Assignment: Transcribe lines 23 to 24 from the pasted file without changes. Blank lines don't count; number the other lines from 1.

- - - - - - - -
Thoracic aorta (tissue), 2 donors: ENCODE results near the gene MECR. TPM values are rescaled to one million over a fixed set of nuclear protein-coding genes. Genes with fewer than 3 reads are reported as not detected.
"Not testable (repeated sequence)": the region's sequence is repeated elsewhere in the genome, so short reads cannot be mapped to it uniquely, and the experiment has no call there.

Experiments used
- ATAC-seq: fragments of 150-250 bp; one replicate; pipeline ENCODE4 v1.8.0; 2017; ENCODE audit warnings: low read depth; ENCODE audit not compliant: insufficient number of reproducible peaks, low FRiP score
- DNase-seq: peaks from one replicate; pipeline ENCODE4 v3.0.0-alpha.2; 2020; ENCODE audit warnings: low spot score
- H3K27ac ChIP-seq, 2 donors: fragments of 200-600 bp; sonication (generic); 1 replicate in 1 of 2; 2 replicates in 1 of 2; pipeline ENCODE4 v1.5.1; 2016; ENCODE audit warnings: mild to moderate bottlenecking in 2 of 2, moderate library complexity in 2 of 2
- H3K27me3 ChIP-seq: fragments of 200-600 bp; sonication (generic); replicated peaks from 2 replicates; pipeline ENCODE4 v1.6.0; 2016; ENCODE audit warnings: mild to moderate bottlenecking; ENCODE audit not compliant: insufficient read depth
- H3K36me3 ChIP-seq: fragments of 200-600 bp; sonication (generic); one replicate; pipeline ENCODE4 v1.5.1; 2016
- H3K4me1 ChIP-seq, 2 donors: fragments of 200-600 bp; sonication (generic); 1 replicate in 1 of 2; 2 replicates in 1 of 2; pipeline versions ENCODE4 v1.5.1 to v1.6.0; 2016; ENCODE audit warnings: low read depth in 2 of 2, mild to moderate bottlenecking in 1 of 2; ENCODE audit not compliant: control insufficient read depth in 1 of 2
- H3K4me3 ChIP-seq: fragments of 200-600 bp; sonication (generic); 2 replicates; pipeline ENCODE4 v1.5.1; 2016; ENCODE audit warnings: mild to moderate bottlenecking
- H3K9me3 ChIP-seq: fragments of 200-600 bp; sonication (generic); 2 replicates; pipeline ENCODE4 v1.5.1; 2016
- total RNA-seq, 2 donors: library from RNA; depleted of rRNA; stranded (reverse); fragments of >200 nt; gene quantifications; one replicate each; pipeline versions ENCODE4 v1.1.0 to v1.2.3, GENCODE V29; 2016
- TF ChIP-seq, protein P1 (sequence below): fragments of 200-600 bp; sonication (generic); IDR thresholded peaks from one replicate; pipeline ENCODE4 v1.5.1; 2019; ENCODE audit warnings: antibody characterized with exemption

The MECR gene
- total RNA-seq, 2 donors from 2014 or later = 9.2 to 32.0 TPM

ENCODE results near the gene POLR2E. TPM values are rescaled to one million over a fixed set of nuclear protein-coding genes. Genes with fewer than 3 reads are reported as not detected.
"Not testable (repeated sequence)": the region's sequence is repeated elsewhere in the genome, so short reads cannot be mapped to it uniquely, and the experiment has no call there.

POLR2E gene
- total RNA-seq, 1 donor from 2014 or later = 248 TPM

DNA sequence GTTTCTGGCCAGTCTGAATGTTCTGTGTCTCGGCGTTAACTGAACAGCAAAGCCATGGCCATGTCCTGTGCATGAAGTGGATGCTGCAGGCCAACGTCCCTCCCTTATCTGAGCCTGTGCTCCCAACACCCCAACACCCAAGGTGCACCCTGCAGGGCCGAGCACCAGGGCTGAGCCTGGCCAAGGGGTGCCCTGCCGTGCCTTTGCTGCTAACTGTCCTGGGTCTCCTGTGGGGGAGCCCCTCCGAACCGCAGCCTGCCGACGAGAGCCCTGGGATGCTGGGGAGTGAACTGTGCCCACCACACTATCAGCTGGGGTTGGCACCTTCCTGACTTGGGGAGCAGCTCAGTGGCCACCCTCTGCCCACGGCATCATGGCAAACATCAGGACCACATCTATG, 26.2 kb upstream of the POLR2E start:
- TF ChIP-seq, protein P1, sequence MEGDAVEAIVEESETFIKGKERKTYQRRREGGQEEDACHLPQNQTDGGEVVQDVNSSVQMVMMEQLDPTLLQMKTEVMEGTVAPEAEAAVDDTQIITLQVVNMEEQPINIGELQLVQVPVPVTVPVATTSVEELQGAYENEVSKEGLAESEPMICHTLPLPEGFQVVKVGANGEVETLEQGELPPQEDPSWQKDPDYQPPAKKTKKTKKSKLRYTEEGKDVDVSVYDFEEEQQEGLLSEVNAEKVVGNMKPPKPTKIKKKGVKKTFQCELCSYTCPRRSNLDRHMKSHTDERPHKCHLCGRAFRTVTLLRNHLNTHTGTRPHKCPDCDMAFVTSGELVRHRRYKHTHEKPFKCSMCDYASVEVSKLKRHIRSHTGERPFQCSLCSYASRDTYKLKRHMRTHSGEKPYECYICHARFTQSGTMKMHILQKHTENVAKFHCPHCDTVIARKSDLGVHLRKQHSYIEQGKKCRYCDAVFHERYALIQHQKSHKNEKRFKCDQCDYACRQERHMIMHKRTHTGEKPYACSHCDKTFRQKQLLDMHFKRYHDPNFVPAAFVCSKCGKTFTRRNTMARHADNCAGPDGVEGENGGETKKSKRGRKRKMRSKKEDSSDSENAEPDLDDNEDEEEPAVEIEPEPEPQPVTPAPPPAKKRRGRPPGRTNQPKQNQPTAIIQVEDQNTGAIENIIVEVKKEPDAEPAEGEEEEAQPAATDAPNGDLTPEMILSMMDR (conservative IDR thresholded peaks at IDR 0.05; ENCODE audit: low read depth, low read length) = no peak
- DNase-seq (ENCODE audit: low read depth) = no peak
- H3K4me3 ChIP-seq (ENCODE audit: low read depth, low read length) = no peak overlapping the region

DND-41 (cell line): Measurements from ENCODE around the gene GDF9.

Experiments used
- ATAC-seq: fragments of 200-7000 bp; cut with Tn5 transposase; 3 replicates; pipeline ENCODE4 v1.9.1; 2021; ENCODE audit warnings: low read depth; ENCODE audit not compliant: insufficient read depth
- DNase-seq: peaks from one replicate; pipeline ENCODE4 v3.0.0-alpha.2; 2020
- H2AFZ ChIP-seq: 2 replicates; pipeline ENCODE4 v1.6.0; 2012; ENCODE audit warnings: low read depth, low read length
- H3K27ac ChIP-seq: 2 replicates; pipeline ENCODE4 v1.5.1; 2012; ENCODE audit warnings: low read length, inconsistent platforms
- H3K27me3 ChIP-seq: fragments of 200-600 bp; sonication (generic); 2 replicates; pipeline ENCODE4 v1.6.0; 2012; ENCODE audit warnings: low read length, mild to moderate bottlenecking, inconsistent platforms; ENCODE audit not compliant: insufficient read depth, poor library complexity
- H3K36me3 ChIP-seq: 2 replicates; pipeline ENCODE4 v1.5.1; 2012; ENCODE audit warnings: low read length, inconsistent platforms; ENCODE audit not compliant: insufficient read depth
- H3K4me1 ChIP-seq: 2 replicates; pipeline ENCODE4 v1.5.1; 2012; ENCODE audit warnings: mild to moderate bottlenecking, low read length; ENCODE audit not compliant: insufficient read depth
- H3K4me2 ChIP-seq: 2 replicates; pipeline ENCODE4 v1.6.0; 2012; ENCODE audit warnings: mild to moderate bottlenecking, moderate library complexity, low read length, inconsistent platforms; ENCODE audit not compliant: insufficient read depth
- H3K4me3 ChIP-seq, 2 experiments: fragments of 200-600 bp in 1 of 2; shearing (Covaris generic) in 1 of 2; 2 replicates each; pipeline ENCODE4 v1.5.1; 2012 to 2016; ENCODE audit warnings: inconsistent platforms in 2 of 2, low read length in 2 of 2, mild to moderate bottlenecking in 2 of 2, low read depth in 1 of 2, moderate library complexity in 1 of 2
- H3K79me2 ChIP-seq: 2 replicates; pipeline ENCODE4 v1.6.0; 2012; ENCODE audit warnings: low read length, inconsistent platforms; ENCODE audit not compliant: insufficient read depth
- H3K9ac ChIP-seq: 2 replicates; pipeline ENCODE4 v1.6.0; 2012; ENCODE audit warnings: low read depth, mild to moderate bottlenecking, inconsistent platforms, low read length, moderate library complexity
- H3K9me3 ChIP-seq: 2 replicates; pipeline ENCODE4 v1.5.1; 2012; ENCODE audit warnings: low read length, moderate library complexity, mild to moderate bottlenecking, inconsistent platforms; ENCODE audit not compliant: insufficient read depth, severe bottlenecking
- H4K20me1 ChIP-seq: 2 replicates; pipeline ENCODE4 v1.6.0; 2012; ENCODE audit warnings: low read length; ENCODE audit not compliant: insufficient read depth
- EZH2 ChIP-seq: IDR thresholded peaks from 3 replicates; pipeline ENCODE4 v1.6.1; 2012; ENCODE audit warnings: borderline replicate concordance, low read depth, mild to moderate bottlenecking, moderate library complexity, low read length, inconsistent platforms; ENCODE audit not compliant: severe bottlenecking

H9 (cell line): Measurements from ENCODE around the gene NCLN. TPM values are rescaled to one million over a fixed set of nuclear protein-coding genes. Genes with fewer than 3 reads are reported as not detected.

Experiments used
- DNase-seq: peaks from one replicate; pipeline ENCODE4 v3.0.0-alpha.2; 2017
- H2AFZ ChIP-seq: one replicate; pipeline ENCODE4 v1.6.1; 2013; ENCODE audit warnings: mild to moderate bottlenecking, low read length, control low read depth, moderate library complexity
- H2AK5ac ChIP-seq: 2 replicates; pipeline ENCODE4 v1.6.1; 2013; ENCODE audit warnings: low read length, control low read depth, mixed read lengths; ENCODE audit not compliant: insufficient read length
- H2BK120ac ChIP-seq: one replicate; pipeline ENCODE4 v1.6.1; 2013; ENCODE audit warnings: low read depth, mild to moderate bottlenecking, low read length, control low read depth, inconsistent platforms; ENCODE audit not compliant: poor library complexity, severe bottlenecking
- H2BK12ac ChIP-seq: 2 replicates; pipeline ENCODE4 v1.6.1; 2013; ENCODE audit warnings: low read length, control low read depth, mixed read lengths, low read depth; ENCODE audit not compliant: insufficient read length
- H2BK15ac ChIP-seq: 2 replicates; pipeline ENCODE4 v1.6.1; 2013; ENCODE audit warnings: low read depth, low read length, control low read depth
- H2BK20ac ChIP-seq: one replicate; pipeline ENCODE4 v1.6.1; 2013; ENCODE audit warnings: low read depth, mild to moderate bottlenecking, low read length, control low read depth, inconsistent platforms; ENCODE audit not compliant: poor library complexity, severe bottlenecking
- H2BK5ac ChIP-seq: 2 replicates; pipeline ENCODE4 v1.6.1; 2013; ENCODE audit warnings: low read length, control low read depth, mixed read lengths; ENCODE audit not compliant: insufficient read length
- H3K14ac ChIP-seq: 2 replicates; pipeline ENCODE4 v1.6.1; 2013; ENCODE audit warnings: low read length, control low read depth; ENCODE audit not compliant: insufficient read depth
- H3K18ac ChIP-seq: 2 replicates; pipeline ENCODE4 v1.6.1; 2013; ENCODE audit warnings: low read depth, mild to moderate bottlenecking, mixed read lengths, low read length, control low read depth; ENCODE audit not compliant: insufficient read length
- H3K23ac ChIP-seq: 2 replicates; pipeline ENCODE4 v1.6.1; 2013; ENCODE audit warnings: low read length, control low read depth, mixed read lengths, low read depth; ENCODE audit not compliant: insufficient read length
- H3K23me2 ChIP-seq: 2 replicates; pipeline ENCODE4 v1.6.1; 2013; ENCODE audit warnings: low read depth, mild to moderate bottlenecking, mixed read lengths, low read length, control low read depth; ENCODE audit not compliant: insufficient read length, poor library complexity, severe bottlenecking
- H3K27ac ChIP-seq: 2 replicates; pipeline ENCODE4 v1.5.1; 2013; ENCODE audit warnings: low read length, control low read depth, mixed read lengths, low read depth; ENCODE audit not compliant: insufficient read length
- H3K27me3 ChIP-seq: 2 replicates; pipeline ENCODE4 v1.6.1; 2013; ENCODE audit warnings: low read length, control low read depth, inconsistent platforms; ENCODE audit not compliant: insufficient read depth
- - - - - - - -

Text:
- H3K4me3 ChIP-seq (ENCODE audit: low read depth, low read length) = no peak overlapping the region

DND-41 (cell line): Measurements from ENCODE around the gene GDF9.